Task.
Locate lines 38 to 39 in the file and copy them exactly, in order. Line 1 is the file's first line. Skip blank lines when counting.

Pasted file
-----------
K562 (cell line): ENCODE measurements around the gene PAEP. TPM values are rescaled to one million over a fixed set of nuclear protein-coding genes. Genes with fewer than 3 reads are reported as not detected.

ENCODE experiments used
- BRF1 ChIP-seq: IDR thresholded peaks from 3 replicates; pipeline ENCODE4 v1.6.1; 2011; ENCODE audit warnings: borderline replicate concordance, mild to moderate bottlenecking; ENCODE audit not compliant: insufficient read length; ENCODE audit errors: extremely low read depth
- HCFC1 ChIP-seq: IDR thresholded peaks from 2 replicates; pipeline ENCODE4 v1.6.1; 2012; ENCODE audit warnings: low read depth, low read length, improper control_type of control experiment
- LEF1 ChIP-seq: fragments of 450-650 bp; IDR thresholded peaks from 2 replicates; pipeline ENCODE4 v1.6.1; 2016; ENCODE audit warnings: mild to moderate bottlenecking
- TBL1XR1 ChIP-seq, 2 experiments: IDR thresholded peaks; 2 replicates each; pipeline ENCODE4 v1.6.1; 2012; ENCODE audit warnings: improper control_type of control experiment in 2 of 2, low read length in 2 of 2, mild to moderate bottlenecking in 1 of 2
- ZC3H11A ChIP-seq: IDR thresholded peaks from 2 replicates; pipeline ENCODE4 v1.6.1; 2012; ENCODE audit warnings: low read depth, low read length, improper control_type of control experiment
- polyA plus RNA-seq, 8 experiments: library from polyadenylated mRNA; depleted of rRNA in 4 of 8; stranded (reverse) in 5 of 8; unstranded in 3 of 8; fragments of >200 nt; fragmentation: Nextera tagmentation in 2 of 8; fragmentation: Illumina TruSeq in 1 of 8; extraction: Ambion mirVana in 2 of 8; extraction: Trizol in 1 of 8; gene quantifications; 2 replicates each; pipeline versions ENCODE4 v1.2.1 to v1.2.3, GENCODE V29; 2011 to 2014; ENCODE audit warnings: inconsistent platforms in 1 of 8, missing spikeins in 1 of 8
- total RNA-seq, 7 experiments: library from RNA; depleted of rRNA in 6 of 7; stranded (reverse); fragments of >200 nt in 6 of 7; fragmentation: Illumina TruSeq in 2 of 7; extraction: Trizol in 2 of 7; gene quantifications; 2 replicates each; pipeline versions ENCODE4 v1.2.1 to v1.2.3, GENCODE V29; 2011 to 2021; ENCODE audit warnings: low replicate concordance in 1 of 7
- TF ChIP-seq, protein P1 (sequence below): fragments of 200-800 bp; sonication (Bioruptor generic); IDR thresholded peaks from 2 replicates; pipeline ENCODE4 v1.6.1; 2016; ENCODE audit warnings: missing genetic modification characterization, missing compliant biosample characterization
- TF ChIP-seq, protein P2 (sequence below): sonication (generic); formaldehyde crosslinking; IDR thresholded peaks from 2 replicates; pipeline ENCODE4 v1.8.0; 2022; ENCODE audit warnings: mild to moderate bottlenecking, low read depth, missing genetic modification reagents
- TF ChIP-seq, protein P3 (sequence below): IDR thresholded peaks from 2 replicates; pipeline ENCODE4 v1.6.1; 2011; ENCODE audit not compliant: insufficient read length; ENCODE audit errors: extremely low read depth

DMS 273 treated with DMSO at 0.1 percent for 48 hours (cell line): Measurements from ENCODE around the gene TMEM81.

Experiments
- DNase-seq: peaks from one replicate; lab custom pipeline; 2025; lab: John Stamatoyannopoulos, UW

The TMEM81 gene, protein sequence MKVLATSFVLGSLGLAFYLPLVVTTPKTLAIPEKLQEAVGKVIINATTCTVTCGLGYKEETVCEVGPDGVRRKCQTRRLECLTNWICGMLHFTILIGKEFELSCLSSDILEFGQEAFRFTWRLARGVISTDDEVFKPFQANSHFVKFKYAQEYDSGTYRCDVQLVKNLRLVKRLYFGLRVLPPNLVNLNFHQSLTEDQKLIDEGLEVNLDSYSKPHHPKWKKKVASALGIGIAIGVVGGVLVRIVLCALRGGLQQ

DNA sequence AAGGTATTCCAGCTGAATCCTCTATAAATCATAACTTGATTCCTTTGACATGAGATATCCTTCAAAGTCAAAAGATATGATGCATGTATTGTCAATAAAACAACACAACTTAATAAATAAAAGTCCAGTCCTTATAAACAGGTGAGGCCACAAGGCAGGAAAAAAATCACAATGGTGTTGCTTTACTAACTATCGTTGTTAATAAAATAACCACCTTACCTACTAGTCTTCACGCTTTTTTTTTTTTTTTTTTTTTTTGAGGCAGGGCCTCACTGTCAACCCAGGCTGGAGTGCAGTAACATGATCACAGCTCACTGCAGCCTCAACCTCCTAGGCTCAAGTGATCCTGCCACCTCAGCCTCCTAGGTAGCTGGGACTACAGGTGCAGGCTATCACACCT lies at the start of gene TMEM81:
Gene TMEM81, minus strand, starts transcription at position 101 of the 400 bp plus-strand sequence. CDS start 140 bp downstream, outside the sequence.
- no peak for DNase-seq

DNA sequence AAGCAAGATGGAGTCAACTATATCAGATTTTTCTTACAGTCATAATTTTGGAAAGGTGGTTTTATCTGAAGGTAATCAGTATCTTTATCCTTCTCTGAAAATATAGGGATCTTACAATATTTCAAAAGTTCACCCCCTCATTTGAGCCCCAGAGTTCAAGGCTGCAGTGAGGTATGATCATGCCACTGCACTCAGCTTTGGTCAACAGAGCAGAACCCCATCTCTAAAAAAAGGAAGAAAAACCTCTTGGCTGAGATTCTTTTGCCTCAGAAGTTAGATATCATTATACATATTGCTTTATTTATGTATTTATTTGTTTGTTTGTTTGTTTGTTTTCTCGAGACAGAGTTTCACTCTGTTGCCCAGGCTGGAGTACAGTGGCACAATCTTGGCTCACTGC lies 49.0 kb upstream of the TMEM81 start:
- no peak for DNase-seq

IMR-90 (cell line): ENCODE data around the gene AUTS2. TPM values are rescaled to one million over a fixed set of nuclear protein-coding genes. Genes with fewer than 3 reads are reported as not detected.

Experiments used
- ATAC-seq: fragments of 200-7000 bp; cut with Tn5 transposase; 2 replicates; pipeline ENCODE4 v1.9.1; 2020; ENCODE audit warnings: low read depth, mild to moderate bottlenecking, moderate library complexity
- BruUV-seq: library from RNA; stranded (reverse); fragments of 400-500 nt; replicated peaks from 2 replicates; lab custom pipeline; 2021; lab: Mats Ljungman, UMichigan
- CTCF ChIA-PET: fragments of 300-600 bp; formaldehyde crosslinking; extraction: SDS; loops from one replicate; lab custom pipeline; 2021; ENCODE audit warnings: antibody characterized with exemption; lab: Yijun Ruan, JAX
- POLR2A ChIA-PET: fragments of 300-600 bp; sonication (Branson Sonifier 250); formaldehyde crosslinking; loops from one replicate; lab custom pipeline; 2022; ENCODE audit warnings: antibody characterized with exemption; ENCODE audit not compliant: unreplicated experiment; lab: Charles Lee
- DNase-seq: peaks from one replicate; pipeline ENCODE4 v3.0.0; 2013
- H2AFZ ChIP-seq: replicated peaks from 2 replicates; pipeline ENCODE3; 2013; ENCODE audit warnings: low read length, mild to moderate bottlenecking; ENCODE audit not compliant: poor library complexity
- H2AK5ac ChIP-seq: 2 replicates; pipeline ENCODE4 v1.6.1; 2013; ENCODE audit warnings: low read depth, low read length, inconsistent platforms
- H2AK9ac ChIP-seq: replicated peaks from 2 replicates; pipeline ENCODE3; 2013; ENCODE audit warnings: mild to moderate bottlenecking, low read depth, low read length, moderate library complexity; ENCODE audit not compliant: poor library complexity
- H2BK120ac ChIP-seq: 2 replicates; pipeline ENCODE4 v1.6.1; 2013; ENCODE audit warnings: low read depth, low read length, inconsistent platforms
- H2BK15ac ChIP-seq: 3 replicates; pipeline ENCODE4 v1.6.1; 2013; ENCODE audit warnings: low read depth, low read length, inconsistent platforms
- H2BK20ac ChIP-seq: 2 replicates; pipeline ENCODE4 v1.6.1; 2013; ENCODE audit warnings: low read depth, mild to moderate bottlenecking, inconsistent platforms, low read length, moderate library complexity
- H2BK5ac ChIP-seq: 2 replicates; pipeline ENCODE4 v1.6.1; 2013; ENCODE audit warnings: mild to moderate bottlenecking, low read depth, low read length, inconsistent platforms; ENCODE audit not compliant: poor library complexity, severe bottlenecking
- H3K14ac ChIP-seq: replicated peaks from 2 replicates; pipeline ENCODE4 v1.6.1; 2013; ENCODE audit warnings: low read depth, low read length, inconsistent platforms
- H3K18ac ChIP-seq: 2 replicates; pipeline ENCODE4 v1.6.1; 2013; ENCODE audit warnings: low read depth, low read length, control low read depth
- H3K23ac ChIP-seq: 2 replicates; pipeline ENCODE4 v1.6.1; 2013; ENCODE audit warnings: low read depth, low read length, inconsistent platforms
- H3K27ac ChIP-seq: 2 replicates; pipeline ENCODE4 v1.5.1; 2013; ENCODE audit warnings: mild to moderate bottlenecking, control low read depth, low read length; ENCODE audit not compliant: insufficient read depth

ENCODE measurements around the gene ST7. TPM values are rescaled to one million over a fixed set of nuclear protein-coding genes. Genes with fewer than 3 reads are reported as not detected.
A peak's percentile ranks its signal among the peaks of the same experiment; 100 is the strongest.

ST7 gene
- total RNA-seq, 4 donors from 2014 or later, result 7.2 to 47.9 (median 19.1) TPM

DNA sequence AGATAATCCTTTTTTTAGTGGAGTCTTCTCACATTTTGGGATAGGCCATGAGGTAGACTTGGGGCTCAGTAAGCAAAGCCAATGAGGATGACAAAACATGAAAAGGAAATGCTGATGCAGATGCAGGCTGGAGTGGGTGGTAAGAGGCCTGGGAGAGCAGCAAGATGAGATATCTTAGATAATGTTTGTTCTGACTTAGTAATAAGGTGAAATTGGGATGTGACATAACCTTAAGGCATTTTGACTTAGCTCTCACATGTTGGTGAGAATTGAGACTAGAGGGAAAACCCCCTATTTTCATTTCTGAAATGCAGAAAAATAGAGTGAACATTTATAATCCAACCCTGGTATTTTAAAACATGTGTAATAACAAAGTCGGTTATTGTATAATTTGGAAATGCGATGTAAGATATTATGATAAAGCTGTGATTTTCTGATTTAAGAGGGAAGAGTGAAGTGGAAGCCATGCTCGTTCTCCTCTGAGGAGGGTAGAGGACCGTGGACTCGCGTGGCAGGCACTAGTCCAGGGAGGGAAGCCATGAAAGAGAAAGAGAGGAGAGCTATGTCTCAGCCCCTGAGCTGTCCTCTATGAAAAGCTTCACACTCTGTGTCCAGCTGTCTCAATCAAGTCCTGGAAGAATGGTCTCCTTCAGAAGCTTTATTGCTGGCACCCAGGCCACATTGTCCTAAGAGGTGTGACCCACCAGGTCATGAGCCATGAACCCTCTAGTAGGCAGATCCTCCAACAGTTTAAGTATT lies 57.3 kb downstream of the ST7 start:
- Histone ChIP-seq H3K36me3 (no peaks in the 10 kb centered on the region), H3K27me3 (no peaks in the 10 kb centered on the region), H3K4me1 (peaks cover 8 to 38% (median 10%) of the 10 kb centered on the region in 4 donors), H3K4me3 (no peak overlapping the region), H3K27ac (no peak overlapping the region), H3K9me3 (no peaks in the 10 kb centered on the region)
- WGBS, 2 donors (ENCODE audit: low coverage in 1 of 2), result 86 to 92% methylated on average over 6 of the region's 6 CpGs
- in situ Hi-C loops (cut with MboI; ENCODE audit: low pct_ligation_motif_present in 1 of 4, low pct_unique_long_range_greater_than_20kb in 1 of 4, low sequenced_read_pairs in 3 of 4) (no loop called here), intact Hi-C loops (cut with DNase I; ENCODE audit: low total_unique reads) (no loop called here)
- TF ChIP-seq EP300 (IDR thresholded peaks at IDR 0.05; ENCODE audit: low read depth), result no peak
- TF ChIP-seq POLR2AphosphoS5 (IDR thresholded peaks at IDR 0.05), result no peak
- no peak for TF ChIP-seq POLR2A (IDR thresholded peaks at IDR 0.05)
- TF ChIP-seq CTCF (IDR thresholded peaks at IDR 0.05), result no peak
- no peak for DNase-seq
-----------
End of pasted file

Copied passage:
- H3K23ac ChIP-seq: 2 replicates; pipeline ENCODE4 v1.6.1; 2013; ENCODE audit warnings: low read depth, low read length, inconsistent platforms
- H3K27ac ChIP-seq: 2 replicates; pipeline ENCODE4 v1.5.1; 2013; ENCODE audit warnings: mild to moderate bottlenecking, control low read depth, low read length; ENCODE audit not compliant: insufficient read depth